When we arrived on campus for my 15th class reunion, I felt no tugging pangs of nostalgia. Maybe it was all the new buildings and renovations, or the fact that we were running late so maybe it felt a bit too uncomfortably like my time as a student, always rushing from one thing to another.
For whatever reason, I didn’t feel much like the prodigal Davidson daughter returning home, even though it was partly to accept an award for leadership through service — which is practically the most Davidson thing ever 🙂
I eased in. At least the 900 Room looked the same, right down to the signed pictures of Cast Iron Filter and Guster framed on the wall.
We Class of 2003 were a small bunch. Only 40 members or so (+ spouses) came, which I guess makes sense because many people have little kiddos and 20th reunion sounds a bit more momentous. While I was initially disappointed by the lack of turnout, it actually made for a fun, raucous atmosphere, as when Beth Gardner Helfrich led a spontaneous freshman hall roll call:
As one of the VIPs for the day, I got to meet President Quillen and thank her personally for her support, the care package she sent me, and enlisting staff to create the video last year. Not to mention the honor of that evening…
After dinner, it was showtime.
I am grateful to the friends and classmates who nominated me for the John W. Kuykendall Award for Community Service, named for Davidson’s 15th president. It is deeply humbling to be recognized from amongst the Davidson alumni who are doing such interesting and important work all over the globe.
Shaw Hipsher read the citation that will be recorded in the college archives, but embellished with personal and team anecdotes that made me smile.
Then, Elizabeth Spitz, my first friend at Davidson and Myers-Briggs-paired roommate of 3 years, read my remarks while a slideshow of race photos from the Class of 2003 alumni who joined Team Drea scrolled through:
You can watch the video below or read my remarks at the end of this post.
Shaw said later that the air in the room changed during the presentation. I felt it too, and hoped I wasn’t bringing the enthusiasm level down too much. But I think people got it (it is Davidson after all).
Afterwards, I had a lot of good conversations with friends I hadn’t seen in 15 years, as well as classmates I’d never really known. Here are two:
Monica Siegenthaler Meacham, who was on the crew team with me (I was a coxswain), told me that her PhD had focused the importance of exercise in people with spinal cord injuries and how she entered the field of neurological research principally because her mom battled early-onset Parkinson’s.
“I wanted to tell you something in person,” she said. “You used to motivate us to do our best in the boat. But this is a whole different level. Sometimes when I’m working out, I want to quit, but then I think of you and I tell myself to ‘Do it for Andrea.’”
I will take that with me forever.
Then I talked to Meika Fields, an Art major who is now a landscape architect and planner in northern Virginia. We were randomly paired to live together during our Fellows year.
“You were the first person I ever knew who talked about urban planning,” she said.
“Yeah,” her husband joked, “if you hadn’t introduced her to planning, she might not have gone to grad school, and then we wouldn’t have met and gotten married!”
Let this be a lesson that you don’t have to have a terminal illness to impact someone else’s life. On the flip side, if I’d known I wanted to be a planner then I probably wouldn’t have gone to Davidson and therefore not met MY husband. Fate is a tricky business…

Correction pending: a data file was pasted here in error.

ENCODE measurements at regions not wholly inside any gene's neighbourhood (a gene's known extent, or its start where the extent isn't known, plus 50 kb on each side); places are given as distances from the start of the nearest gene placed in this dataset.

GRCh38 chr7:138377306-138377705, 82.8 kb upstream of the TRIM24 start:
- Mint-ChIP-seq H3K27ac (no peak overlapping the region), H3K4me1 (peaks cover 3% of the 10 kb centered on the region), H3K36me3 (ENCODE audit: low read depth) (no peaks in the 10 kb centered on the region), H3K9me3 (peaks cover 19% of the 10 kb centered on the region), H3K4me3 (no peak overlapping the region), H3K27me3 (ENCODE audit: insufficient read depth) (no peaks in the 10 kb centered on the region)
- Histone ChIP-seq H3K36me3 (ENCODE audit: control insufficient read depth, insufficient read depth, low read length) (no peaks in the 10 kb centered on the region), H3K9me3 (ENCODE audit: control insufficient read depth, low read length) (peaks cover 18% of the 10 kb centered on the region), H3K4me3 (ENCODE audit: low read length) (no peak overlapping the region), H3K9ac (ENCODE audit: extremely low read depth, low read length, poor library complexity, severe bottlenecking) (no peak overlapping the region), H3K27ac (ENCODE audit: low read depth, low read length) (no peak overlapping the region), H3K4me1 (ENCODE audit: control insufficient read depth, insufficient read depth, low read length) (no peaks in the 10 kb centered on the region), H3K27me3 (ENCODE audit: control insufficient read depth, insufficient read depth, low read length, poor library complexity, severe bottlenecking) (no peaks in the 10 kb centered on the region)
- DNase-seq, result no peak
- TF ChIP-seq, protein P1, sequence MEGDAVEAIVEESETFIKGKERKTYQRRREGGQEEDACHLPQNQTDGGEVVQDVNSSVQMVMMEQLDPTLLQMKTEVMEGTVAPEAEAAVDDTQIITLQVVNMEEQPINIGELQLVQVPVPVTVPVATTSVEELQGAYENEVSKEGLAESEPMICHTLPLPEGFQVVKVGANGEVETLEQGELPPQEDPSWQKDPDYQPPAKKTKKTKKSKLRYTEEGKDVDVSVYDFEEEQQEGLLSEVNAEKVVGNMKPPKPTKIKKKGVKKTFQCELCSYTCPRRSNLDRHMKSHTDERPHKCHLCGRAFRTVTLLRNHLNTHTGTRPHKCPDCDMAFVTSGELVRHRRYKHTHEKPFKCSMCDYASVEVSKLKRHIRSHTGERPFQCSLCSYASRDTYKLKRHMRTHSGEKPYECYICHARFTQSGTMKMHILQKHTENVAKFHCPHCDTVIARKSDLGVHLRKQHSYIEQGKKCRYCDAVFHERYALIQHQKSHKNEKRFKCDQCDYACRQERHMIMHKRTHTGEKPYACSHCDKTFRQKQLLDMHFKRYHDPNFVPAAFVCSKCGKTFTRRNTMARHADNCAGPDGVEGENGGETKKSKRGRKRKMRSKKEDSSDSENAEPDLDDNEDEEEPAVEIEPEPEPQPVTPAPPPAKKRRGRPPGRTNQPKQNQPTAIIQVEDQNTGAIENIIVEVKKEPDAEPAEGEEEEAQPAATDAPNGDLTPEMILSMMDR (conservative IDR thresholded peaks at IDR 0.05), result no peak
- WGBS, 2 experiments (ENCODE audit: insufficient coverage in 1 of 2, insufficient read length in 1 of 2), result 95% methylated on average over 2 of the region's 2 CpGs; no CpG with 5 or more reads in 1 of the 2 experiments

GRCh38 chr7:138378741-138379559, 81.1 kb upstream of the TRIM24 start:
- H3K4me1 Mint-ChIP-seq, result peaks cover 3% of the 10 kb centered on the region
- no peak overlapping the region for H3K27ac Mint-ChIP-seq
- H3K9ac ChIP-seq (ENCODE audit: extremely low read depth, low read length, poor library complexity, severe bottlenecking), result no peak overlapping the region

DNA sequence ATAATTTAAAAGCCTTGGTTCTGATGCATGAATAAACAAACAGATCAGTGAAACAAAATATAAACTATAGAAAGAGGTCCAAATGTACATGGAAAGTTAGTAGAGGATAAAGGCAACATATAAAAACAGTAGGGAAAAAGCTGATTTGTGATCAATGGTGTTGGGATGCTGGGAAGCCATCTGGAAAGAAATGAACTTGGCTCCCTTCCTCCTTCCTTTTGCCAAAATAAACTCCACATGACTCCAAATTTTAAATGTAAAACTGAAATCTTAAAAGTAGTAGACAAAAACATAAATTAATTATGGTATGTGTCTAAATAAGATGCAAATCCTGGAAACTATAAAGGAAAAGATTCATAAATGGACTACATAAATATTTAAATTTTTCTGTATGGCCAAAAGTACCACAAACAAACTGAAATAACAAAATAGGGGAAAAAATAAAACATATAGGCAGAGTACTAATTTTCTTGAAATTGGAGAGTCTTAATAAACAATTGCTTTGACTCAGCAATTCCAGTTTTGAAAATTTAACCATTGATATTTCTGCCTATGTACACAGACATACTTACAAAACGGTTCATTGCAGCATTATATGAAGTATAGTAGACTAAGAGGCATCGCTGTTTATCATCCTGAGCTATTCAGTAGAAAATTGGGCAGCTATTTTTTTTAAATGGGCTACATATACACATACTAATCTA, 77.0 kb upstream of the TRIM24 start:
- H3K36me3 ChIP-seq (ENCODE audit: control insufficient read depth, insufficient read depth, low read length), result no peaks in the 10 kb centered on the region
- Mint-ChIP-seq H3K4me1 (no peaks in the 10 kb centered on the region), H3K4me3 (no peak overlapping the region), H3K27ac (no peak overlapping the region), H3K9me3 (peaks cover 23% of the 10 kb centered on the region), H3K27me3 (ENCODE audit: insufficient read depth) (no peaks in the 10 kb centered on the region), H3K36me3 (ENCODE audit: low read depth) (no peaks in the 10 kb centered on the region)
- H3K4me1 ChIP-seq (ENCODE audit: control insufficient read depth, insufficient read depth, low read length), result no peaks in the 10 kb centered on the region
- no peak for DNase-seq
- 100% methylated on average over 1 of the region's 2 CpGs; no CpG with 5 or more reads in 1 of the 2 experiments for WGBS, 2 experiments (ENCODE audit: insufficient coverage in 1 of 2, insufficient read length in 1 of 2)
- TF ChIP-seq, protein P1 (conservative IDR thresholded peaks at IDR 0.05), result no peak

When DP and I finally left the Union and walked outside, we inhaled that very distinctive after-summer-rainstorm smell which reminded us both of early morning crew practice. Everything about our lives has changed since we were idealistic college students, but not that smell. And maybe not everything.
PS: I must also give a huge shoutout to Jon Teel, a History major turned energy healer, who actually came to our house on Monday to perform my first-ever healing energy treatment. It was incredibly peaceful and I learned a couple of relaxation techniques that I am really enjoying. Thanks Jon!
My remarks upon accepting the Kuykendall award:
When you arrive as a freshman here, everything is new and overwhelming. Think about that day. You’re excited, and nervous. You know your life will change forever but you have no idea how.
Now flash forward to this day. Can you even believe we’re at our 15th college reunion? Think of all you have accomplished from then to now.
Every single person here has had amazing highs and heart-crushing lows. And then there are the things we never saw coming.
For me, six months after I completed the half Ironman, I had to start using a cane after I fell in the middle of a busy intersection of downtown DC.
A diagnosis like ALS puts your life into perspective real quick. You figure out what matters and WHO matters.
If you’re lucky, your friends rally around.
If you’re extremely lucky like me your friends and the Davidson community help you complete your life’s mission, which in my case is to end ALS.
The average person with ALS lives between two and five years. Before they die, they become paralyzed and lose the ability to talk, eat, and eventually to breathe. The fact that I am still racing four years into the disease is basically unheard of.
But, unequivocally, the reason I am able to do it is because of my friends and family and many, MANY people in the Davidson community.
Although I wouldn’t wish ALS on my worst enemy, I am a better person because of it.
My wish for you is that you can take the heart-crushing lows that happen to you, and turn them into opportunities.
And just know that if you ever need your Davidson community, they will be there for you.